Yesterday, we covered the first half of 10 Blog Writing Lessons Learned from Authors. Here are the next 5 lessons I have learned from some of my favorite book authors.
6) Not everything is going to be a hit — Joseph Heller. Heller wrote 7 novels, and 6 of them
sucked were not critical or commercial successes His very first one, Catch-22, is considered one of the best books of the 20th century, and is my 3rd favorite book. It was hysterical, absurd, and filled with enough satire to make George Carlin weep with envy. The rest didn’t do so well, but he kept writing. He wrote 3 plays, a series of short stories, and 3 screenplays, all of which had some success, but never reached the pinnacle of Catch-22.
Still, Heller didn’t go all J.D. Salinger on the literary world. He kept trying and plugging away. You’re not going to hit a homer with every post you write, so don’t give up. (But hopefully you’ll have a better success ratio than 14%.)
7) Piss people off — Anthony Bourdain — The Nasty Bits. Anthony Bourdain is great at pissing people off. He will unleash his ideas and his venom on anyone who gets under his skin. I just finished reading The Nasty Bits, and he has a go at everyone from fast food burger joints to fat people on airplanes to pretentious food snobs like Woody Harrelson, who will only ever eat raw fruits and vegetables, no matter where in the world he is who it inconveniences, or which restaurant owner he insults. Bourdain doesn’t pull any punches, and is willing to put even his more acerbic views in writing. You should too. (And don’t be a such a raw food jerk, Woody.)
8) Know the grammar rules. . . so you can ignore them — Elmore Leonard. Someone once told me “you can’t start your sentences with ‘and.'” I pointed out that things had changed since she was in 5th grade English — like the invention of the printing press — and that people have been starting sentences with “and” for a few decades. And since I was the professional writer, I ignored her. I have since found this quote by Elmore Leonard, and keep it in my notebook for future encounters: “(I)f proper usage gets in the way, it may have to go. I can’t allow what we learned in English composition to disrupt the sound and rhythm of the narrative.”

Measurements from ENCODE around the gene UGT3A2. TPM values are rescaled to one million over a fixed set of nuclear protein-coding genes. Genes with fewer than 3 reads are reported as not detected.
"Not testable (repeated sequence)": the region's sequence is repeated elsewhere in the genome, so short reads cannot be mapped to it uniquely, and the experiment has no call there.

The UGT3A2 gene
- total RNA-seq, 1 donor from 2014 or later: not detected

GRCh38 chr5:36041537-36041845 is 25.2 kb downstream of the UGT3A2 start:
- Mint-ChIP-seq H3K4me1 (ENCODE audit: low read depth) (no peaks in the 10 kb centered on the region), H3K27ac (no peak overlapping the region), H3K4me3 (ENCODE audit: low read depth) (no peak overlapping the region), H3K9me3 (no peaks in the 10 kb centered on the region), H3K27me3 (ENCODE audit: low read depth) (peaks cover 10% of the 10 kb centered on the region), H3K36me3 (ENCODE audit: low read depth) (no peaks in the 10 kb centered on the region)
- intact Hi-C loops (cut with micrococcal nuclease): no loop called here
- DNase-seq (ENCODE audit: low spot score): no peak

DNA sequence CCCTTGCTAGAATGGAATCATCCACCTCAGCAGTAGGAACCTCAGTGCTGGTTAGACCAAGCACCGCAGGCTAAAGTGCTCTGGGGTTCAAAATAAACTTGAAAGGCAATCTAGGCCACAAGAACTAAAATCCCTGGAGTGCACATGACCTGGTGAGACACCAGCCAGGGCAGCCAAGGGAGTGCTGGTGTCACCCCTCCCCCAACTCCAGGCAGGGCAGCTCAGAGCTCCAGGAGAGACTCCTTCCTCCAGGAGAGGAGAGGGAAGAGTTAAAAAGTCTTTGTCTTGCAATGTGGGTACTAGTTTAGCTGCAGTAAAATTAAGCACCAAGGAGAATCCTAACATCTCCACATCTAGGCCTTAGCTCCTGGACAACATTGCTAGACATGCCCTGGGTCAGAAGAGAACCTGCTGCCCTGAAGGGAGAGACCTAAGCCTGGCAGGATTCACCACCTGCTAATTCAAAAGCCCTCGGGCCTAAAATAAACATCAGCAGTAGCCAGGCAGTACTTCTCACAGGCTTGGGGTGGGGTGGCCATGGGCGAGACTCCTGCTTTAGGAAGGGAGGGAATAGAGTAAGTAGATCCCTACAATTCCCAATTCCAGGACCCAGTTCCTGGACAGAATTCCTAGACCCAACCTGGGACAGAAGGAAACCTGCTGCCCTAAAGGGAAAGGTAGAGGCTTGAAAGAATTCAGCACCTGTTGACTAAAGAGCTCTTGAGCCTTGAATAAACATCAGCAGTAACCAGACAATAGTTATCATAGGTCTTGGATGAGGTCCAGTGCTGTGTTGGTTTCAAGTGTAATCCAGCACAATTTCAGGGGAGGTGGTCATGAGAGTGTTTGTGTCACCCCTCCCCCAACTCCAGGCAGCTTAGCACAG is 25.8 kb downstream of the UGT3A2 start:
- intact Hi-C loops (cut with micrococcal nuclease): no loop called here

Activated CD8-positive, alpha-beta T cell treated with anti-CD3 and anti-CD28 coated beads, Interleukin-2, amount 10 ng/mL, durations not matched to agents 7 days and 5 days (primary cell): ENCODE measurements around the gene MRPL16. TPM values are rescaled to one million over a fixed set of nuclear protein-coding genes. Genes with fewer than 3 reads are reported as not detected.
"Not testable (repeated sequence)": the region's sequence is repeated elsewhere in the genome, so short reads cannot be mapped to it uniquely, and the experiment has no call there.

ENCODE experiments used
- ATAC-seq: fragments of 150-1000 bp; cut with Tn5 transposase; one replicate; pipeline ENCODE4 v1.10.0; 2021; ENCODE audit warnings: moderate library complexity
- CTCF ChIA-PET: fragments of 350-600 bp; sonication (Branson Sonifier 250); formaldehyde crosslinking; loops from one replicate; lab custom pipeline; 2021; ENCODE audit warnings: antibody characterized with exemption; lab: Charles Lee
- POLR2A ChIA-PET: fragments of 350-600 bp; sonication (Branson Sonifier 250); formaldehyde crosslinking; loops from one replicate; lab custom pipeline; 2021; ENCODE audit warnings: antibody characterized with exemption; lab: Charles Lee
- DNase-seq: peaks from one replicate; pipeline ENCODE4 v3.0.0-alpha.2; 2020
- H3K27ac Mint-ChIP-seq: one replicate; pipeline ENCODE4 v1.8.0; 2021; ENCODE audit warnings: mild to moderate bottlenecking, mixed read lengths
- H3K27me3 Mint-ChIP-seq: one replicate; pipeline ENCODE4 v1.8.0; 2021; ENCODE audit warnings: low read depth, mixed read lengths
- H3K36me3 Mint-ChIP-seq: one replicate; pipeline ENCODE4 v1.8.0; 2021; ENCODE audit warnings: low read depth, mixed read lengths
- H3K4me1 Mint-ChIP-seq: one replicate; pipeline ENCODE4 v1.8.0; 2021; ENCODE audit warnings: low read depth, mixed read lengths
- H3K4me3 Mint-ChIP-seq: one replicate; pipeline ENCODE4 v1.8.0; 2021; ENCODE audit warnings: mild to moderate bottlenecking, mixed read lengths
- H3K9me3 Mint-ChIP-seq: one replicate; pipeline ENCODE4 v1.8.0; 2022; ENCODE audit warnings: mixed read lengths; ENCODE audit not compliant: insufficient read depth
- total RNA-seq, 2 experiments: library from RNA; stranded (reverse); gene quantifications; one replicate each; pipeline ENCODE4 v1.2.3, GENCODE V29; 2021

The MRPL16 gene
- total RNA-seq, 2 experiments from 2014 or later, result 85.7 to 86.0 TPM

9) You have to go to where the action is — Ernie Pyle. Pyle died doing what he loved: writing. He was a correspondent for the Scripps Howard newspaper from 1935 – 1945, when he died in combat. Pyle actually won the Pulitzer in 1944 for his work, and became the patron saint of newspaper columnists and the National Society for Newspaper Columnists(I was a member for a couple years). But the only way he could have done all this was by being where the action was. You don’t have to put yourself into dangerous combat situations to write your blog, but you do have to get out from behind your computer, and see the things you’re writing about. When you use photos, use your photos. When you write about places around the globe, write about your visits. It’s one thing to write about things you’ve found on the web, but try getting out in the world and see what inspiration you can get out there.
10) Humor makes you memorable — Dave Barry. It’s the humor writers, not the political columnists who are the most remembered by their readers. I know people who still remember Dave Barry’s piece on the Lawn Rangers precision lawn mowing team or the time he played a corpse in the Eugene (Oregon) Opera’s production of Gianni Schicchi. No one remembers the piece David Broder wrote for the Washington Post about the guy who did the thing at the place. They remember things that are funny. So, if you can pull it off, use humor in your posts. If you can’t, avoid it, because otherwise people will remember you, and not in a good way.